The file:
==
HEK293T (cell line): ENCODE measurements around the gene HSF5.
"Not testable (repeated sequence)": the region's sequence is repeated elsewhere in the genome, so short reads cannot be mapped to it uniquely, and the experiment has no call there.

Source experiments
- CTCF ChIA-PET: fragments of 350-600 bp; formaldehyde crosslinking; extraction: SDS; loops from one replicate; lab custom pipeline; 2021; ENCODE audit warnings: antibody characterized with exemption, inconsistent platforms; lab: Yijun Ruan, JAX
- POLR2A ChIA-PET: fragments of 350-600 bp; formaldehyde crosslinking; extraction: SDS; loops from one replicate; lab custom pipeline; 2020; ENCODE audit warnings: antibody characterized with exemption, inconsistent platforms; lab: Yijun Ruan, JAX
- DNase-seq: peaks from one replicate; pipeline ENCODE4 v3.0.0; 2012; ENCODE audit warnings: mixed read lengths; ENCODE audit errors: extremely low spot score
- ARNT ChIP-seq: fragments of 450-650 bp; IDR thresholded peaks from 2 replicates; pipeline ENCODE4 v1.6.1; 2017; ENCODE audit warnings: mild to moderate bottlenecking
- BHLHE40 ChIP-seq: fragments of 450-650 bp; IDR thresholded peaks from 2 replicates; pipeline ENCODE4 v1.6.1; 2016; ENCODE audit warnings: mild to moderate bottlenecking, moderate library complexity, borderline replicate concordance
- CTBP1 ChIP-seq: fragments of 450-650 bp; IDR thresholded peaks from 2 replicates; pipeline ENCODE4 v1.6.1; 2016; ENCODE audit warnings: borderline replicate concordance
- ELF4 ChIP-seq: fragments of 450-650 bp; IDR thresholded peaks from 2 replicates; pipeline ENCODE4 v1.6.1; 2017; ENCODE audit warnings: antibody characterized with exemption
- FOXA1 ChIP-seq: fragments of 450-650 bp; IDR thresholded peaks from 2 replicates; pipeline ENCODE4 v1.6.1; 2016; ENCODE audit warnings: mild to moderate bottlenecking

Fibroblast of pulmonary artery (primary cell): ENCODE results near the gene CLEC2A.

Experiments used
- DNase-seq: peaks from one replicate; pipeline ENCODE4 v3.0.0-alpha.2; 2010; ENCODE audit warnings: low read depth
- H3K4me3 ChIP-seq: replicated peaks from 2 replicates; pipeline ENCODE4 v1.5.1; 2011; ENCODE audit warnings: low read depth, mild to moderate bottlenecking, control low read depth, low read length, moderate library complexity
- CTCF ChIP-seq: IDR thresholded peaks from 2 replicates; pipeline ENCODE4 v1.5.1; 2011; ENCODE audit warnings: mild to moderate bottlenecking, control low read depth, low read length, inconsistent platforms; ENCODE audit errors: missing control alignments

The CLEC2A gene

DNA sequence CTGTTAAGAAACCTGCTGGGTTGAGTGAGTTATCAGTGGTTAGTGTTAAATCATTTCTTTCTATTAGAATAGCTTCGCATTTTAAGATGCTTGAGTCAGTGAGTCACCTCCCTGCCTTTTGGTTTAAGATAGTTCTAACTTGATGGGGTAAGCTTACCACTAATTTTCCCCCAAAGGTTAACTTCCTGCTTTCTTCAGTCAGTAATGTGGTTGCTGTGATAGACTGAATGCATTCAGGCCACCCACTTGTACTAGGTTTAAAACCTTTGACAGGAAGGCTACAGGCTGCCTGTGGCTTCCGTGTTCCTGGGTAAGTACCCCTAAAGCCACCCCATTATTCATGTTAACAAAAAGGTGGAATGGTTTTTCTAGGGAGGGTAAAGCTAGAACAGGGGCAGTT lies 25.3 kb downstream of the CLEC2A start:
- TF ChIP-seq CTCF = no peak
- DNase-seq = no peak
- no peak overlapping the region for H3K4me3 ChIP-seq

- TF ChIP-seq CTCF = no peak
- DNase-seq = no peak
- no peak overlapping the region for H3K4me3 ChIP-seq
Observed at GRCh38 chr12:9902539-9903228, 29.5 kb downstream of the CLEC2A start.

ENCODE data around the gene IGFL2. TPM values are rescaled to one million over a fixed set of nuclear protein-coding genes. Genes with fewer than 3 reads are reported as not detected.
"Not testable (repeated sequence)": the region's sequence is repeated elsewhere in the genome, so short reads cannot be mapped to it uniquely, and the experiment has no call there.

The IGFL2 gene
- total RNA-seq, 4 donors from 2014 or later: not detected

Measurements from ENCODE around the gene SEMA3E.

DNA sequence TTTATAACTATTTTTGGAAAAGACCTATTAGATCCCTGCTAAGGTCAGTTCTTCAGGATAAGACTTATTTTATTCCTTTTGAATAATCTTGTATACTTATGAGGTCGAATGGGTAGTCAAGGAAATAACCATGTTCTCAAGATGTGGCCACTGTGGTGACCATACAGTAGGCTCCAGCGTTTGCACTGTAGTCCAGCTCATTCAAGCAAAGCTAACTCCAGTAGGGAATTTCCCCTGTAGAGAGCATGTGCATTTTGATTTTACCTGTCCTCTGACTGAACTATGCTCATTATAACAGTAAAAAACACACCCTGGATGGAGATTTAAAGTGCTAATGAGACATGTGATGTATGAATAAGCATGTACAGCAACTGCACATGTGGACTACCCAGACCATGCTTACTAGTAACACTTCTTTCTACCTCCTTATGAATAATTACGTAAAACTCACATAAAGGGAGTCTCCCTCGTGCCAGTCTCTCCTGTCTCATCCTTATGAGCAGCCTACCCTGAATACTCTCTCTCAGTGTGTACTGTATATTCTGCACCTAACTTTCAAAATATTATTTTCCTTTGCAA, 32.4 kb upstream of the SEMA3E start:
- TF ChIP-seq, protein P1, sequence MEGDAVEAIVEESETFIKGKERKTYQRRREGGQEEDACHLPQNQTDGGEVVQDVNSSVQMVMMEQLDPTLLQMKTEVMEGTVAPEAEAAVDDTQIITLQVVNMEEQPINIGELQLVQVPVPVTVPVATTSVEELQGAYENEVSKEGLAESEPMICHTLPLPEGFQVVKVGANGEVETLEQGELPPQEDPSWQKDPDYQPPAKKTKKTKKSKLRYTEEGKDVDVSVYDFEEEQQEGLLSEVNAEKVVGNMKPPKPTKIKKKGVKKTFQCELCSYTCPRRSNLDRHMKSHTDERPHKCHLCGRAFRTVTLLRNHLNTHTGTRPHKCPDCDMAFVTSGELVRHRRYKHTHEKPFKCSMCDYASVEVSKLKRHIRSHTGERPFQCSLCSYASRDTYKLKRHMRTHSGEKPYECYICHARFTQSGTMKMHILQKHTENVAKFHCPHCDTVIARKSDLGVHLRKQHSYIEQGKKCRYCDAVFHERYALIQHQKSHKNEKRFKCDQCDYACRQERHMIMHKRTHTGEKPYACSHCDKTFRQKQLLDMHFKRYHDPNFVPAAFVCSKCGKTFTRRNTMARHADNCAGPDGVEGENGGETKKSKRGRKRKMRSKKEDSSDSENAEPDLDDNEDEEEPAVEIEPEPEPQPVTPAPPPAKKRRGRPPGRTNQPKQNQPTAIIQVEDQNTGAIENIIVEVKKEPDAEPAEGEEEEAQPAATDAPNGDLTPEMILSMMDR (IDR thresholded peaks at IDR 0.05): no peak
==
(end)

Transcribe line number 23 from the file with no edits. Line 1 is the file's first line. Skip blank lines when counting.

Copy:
- DNase-seq = no peak